The Future is Lean

Balfour Beatty, one of the nation’s largest contracting firms, was an early adopter of Lean methodology, which delivers increasing value with less resources through a process of continual improvement. Justin Maletic, Director of Business Acquisition, has championed the Lean Balfour Beatty processes and applied Lean tools in unique ways across Balfour Beatty’s business practices. Justin is in his sixth year with Balfour Beatty and has been recognized with the company’s Relentless Ally award, the highest honor an employee can receive. Justin also trains Balfour Beatty on Lean tools and processes. In this interview, Syska’s Senior Principal/Western Region Leader, John Passanante discusses Balfour Beatty’s adoption of lean with Justin.

Justin Maletic, Director of Business Acquisition, Balfour Beatty Construction and John Passanante, Senior Principal/Western Region Leader, Syska Hennessy

Justin Maletic, Director of Business Acquisition, Balfour Beatty and John Passanante, Senior Principal/Western Region Leader, Syska Hennessy

What are some of the ways Balfour Beatty  has developed and implemented the Lean methodology?

 
As a company, I think one key turning point for us was around 2014 when we updated our company mission statement and established four pillars of our creed: Zero Harm, Zero Waste, Client Advocacy and Employee Inspiration. Of these, Zero Waste really embodies our aspiration to be Lean and embrace continuous learning cycle improvement.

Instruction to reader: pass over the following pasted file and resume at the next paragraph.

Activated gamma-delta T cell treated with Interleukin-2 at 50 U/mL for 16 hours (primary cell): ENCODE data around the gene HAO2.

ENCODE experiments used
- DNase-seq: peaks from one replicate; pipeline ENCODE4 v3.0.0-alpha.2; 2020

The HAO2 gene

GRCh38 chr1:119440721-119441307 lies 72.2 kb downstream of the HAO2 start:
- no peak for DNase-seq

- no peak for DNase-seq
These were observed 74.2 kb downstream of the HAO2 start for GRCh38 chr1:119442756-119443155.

We believe in creating an environment for continuous learning, and the Last Planner System allows us to do that. Project teams, particularly design-build, get together in a Big Room-type meeting to plan production. It allows the entire team to collaboratively determine the schedule and identify the people, time management and resources needed for success. We try to spot and prevent potential project bottlenecks before they happen.

When we do run into issues, we create a continuous learning environment. For example, if a deadline is missed, we work together in what we call the “5 Why process” to uncover and learn from root issues. We track tasks to identify what was accomplished and where we need to investigate further to uncover root causes. Sometimes you spot a systematic problem that you can address and resolve, and share as lessons learned.